Debt-Trap-Diplomacy or Investee’s Incompetence?
China has been accused of strategically ensnaring investees with “debt-trap- diplomacy.” Unsustainable debt and the constrictive terms of Chinese loans have come under increased scrutiny in recent years, as more countries sign deals with China’s state-owned lenders. Concerns have centered particularly around some clauses that allow Chinese entities to seize property or assets when payments can’t be met. This has prompted worries of seizures of land or other assets, or debts that leave governments beholden to Beijing.
MI6 chief Richard Moore warned the BBC that China’s approach to loans often incorporates debt and data traps, which threaten to “erode sovereignty and have prompted defensive measures.”To vividly illustrate what Chinese debt traps look like in practice, observe the cases of Sri Lanka, Kyrgyzstan, and Montenegro, which are all falling short on their loan obligations to China, which refuses them self-sustainable growth.
Sri Lanka is currently experiencing a financial crisis from debts owed to China for highways, ports, airports, and a coal power plant. Sri Lanka’s President, Gotabaya Rajapaksa, has requested that China consider restructuring Sri Lanka’s debt repayments. According to Reuters, over the last decade, China has lent Sri Lanka over $5 billion.” Critics say China uses white elephant projects with low returns, which China has denied.
Similarly, Kyrgyzstan owes 40% of its foreign debt, $1.8 billion, to Chinese lenders. They grapple with repayments and meeting deadlines as the country faces financial troubles brought on by the COVID-19 pandemic.
In Montenegro, worries flared up after the government requested help from the European Union (EU) to pay off a $1 billion Chinese loan for a controversial, ongoing highway project. Montenegro’s economy is on the verge of derailment as a result: Montenegro’s debt has climbed to 100% of its GDP due to this project.What’s worse, “once completed, the road won't lead anywhere anyway. We make a joke: It is ahighway from nothing to nothing," says the country's former Justice Minister, Dragan Soc. The EU’s refusal to help Montenegro to pay its debt is an opportunity for China to grow its influence and foothold in Europe. Scott Morris, a senior fellow at the Center for Global Development says, “China is the top lender in the world, so it matters how it approaches these contracts.” Morris continues, “the general conclusion after looking at the contracts is that Chinese entities are issuing loans with the full intention of getting their money back.” China seems equally happy to swap debt for rights, ownership, and influence when the prospect of financial repayment becomes bleak for investees.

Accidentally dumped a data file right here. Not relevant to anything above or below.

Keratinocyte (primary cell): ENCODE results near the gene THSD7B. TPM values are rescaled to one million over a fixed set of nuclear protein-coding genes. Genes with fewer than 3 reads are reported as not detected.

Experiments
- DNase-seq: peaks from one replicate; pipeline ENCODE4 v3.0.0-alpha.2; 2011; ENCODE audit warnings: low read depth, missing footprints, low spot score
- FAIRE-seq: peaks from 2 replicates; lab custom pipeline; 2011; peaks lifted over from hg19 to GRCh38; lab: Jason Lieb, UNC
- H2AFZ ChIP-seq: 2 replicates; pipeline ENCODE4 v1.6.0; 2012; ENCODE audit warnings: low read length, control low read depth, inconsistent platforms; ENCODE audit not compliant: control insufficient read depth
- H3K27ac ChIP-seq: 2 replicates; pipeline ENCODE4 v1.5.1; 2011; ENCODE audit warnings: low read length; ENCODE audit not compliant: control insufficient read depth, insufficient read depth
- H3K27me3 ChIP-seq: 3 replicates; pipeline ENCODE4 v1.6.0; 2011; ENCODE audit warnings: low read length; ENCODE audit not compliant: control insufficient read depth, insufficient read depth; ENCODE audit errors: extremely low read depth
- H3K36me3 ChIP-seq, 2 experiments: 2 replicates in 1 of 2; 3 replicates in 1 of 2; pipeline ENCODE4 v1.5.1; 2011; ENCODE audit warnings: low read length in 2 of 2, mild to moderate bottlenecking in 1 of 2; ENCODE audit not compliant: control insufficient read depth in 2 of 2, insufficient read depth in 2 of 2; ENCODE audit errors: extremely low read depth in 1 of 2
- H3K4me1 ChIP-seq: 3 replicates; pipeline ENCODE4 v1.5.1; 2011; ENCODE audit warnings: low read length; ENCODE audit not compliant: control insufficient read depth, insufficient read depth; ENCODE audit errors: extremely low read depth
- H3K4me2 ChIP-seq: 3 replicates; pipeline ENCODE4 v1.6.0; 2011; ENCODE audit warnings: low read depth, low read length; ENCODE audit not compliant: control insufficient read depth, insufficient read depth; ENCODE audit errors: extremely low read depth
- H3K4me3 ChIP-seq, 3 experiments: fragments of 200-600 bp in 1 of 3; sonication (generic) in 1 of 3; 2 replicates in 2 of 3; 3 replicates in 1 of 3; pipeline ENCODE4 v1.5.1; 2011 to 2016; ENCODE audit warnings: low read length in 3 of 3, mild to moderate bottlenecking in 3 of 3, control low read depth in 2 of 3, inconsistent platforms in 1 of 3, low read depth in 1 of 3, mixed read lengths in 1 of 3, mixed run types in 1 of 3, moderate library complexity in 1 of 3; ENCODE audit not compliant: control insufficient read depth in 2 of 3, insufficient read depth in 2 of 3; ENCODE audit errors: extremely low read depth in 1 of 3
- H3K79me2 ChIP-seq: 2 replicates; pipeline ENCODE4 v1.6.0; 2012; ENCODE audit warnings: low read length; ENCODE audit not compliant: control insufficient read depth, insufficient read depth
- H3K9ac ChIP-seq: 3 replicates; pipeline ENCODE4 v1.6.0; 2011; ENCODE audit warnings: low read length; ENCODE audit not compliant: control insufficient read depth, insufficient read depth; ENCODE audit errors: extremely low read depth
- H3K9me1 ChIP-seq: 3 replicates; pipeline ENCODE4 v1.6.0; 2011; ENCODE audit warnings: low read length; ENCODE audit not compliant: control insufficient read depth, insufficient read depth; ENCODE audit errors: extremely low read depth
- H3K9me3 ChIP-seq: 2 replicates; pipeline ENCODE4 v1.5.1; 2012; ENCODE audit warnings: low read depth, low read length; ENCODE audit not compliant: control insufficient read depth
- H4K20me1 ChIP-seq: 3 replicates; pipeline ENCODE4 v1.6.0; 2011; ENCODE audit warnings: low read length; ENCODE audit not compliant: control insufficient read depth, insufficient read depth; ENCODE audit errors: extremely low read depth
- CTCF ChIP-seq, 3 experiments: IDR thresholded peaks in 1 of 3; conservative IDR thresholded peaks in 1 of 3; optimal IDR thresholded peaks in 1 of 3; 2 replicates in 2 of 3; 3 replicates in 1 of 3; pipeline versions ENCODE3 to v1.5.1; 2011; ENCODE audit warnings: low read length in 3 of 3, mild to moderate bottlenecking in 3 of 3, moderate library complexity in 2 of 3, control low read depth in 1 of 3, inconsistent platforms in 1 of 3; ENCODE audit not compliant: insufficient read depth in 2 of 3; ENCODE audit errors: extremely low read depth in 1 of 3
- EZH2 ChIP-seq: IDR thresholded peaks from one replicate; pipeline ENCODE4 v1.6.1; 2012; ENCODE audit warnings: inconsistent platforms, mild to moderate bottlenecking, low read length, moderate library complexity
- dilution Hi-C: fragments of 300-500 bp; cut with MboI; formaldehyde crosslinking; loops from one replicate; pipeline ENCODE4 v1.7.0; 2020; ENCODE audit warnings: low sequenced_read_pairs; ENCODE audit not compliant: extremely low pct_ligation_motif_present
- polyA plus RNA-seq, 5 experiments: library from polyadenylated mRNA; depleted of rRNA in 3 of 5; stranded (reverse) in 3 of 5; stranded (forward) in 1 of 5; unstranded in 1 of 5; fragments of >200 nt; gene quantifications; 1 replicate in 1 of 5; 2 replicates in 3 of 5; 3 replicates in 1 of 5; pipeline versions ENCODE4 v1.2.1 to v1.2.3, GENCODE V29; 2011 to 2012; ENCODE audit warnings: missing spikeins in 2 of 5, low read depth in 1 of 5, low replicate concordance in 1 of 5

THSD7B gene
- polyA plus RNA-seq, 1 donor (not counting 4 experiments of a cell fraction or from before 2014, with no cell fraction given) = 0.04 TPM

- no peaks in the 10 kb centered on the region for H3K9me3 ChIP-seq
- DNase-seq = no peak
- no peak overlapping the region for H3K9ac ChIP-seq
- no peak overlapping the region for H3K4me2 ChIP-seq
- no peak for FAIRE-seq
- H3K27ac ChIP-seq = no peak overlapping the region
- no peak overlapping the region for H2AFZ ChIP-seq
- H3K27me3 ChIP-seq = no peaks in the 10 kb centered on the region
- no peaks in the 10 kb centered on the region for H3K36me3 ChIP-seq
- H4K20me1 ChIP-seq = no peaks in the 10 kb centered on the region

The ‘Non-Interference’ Policy, a False Sense of Security
China is using a ‘Non-interference’foreign policy, to differentiate its approach from the US, creating a false sense of security, as the very nature of BRI is invasive. China’s ’Non-interference’ policy, combined with the implementation of the BRI’s opaque contracts, creates opportunities for China to prevent having to take accountability for its actions abroad, similarly to how it’s already doing so domestically.
China needs the GCC’s approval to gain energy security in the region. Chinese Foreign Ministry spokesperson, Wang Wenbin said the Gulf Cooperation Council (GCC) Secretary-General, Nayef Falah Al-Hajraf, expressed firm support for China’s “legitimate positions on issues related to Taiwan, Xinjiang and human rights,” when the GCC members met with Chinese officials in Beijing early January of 2022. Wang continued to say they have expressed opposition to “politicization of human rights issues.”
United Nations revealed in 2018, that China has detained more than a million Muslim Uyghurs in the Xinjiang region as part of a campaign to wipe out their traditional culture, language, and beliefs. Al-Hajraf’s support of China’s detainment of Uyghurs, on behalf of the GCC—a body representing more than 54 million Muslims—sets an unsettling precedent for the way those populations may get treated in MENA countries through which the BRI extends.
China’s ‘Non-Interference’ foreign policy seems to be gaining attraction among authoritarian countries with stagnant economies; one being Iran. The Iran-China 25-year Cooperation Agreement is signed at a time when Iran is politically and economically isolated, which could have affected the terms of the agreement. The BRI’s record of economy-crippling projects in countries with economies stronger than Iran’s means that Iran may have a difficult 25 years ahead.